One of the major challenges veterans face when they get home is transitioning back to civilian life, and one organization in the Capital Region is hoping to help in that process.

"Albany Can Code" is a non-profit helping train non-traditional talent in technology across the area, and now they're helping veterans get a leg up, too.

Ramon Vazquez served in the U.S. Air Force for a decade, but when he got back from serving, he felt like his job options were limited. He went back to school and got a bachelor's degree in English, but was only able to land a job working in retail.

"That was a kind of scary moment, because you get up in the morning and you're used to doing the same thing, and you've decided to change your life," said Ramon Vazquez, an alumnus of Albany Can Code.

Vazquez had learned some coding by watching YouTube videos, but it wasn't until a customer came into the store he worked at and mentioned Albany Can Code.

"And I looked it up and gave them a call and two weeks later, I was sitting in a classroom," Vazquez said.

Vazquez has taken three classes through the program and had an offer from UPPMarket, where he works now, before he even finished the last course. Now, he's teaching others.

Annmarie Lanesey, the founder and CEO of Albany Can Code, says getting veterans not only learning, but teaching is huge.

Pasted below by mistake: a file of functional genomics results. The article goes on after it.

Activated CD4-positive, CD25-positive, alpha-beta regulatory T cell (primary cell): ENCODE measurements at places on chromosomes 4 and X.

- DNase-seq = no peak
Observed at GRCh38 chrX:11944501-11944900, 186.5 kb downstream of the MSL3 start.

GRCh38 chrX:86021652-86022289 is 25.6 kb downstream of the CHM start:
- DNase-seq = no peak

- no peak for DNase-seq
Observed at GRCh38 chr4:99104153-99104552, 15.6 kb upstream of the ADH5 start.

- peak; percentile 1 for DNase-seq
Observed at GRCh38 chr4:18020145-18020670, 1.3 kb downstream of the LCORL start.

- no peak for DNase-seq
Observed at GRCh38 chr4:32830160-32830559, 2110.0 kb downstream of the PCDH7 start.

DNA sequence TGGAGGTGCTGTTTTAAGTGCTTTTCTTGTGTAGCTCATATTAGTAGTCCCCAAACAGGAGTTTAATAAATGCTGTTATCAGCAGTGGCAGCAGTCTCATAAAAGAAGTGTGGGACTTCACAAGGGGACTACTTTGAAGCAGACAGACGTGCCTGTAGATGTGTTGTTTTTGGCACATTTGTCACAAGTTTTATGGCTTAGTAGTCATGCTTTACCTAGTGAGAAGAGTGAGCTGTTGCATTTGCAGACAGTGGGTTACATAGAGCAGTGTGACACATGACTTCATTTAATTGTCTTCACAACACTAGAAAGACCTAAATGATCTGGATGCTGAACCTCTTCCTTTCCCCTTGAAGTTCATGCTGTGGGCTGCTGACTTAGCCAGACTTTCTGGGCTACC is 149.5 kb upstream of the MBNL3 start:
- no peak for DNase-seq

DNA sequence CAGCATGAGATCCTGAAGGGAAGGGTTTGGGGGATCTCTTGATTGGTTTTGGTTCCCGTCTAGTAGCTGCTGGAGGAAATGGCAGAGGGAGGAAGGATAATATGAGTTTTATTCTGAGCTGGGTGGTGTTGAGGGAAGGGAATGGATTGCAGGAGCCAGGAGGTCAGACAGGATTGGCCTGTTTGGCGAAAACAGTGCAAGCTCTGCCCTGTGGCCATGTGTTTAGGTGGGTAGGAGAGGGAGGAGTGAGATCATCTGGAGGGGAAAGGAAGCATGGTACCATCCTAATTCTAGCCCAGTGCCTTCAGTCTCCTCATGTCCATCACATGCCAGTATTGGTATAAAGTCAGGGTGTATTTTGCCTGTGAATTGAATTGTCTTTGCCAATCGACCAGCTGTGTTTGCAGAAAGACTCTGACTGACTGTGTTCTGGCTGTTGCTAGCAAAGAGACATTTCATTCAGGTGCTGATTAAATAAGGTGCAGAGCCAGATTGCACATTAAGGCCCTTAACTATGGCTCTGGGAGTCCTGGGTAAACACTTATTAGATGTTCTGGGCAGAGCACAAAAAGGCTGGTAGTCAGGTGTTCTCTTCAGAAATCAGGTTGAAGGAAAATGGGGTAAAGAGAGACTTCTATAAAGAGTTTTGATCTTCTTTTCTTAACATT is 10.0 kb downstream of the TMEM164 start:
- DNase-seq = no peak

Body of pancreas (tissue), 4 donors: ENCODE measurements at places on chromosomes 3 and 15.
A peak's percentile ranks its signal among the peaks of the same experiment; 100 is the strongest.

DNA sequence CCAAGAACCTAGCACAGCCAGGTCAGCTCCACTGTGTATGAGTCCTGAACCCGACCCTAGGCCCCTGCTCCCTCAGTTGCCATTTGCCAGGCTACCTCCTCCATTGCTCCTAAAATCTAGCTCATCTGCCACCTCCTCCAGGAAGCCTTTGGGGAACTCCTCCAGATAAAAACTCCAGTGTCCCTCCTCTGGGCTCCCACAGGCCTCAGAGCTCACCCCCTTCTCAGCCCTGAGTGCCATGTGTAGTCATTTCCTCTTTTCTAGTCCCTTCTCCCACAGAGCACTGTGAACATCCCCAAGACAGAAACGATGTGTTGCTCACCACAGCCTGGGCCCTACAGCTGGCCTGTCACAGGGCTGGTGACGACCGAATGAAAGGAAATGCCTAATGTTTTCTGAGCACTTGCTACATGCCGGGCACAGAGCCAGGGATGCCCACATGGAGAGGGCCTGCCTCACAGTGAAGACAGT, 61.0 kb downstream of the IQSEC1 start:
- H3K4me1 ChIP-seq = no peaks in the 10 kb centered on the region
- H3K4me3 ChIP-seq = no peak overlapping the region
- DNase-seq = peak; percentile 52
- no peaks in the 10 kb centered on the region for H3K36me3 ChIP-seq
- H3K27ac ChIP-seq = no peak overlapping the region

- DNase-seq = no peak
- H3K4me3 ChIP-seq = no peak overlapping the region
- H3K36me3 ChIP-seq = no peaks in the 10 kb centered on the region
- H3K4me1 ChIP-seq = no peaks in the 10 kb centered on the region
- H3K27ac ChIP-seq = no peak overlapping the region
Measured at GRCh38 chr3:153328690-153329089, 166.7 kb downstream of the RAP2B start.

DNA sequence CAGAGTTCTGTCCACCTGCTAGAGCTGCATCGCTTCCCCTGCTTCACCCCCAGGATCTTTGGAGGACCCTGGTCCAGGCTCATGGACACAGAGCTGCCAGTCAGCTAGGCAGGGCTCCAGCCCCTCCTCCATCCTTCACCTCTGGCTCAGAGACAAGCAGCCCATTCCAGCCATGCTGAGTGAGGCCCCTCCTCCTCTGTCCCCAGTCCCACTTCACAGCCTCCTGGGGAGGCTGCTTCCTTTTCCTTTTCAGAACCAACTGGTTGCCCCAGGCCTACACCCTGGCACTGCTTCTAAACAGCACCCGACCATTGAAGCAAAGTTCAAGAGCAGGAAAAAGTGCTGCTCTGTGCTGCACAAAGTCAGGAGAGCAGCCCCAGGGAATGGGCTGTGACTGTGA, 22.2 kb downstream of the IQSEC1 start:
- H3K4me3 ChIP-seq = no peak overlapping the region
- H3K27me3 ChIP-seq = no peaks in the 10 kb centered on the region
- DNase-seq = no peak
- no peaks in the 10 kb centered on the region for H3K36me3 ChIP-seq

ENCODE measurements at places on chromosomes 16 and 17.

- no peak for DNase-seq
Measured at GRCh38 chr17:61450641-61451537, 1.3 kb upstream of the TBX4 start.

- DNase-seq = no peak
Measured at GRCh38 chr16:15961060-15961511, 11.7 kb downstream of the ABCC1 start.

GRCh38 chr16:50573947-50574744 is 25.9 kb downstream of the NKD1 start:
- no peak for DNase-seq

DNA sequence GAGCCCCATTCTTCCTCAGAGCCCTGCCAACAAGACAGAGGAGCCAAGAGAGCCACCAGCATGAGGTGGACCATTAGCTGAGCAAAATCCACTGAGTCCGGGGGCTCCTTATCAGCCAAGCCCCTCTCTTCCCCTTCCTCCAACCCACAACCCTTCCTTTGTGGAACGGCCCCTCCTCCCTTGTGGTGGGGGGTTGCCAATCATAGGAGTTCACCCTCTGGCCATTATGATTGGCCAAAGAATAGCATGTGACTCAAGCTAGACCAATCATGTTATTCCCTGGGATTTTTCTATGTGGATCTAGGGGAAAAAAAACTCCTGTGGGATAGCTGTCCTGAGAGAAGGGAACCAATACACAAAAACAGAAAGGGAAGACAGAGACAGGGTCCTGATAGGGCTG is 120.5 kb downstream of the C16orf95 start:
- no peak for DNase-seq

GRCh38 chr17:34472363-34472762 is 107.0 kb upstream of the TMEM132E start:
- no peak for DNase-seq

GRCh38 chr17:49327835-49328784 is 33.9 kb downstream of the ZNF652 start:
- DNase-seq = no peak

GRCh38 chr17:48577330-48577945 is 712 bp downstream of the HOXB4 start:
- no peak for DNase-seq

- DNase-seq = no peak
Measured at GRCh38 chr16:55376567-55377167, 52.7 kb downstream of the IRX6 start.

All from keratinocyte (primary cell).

"I feel like it's just such a wonderful thing to be able to give them an opportunity like this," said Annmarie Lanesey, the Founder & CEO of Albany Can Code.

And in order to make it possible, SEFCU made a $25,000 grant available in 2019 to provide full scholarships and support funds for those who've served to take Albany Can Code classes.

"We have a significant obligation to pay back for our veterans," said Michael Castellana, the president & CEO of SEFCU. "They have created a debt that we will never ever be able to pay back. I think every day should be Veterans Day."

Now, SEFCU is offering Albany Can Code another $25,000 for 2020, and Lanesey says they're looking forward to getting more vets involved in the program.

"Over the past year, we've had about six people go through the program with the support from SEFCU grant," Lanesey said. "It was very surprising to us to learn how many barriers are in the way. Not only is tuition a barrier, but also many of these other supports like transportation, childcare, all of those things ... so it allows us to reach and support them in those ways as well and also reach more veterans in the community."

Albany Can Code says the results have been amazing so far, with veteran alumni of the program reporting an average annual salary increase of $28,734 after taking just one class.

"This program helps them one-to-one. It takes an individual veteran and changes the direction of their life," Castellana said.

And Vazquez is grateful.

"I went from being self-taught to having an actual community, so that was life-changing, I think," Vazquez said.

For more information about Albany Can Code and the tuition assistance for veterans, you can visit their website.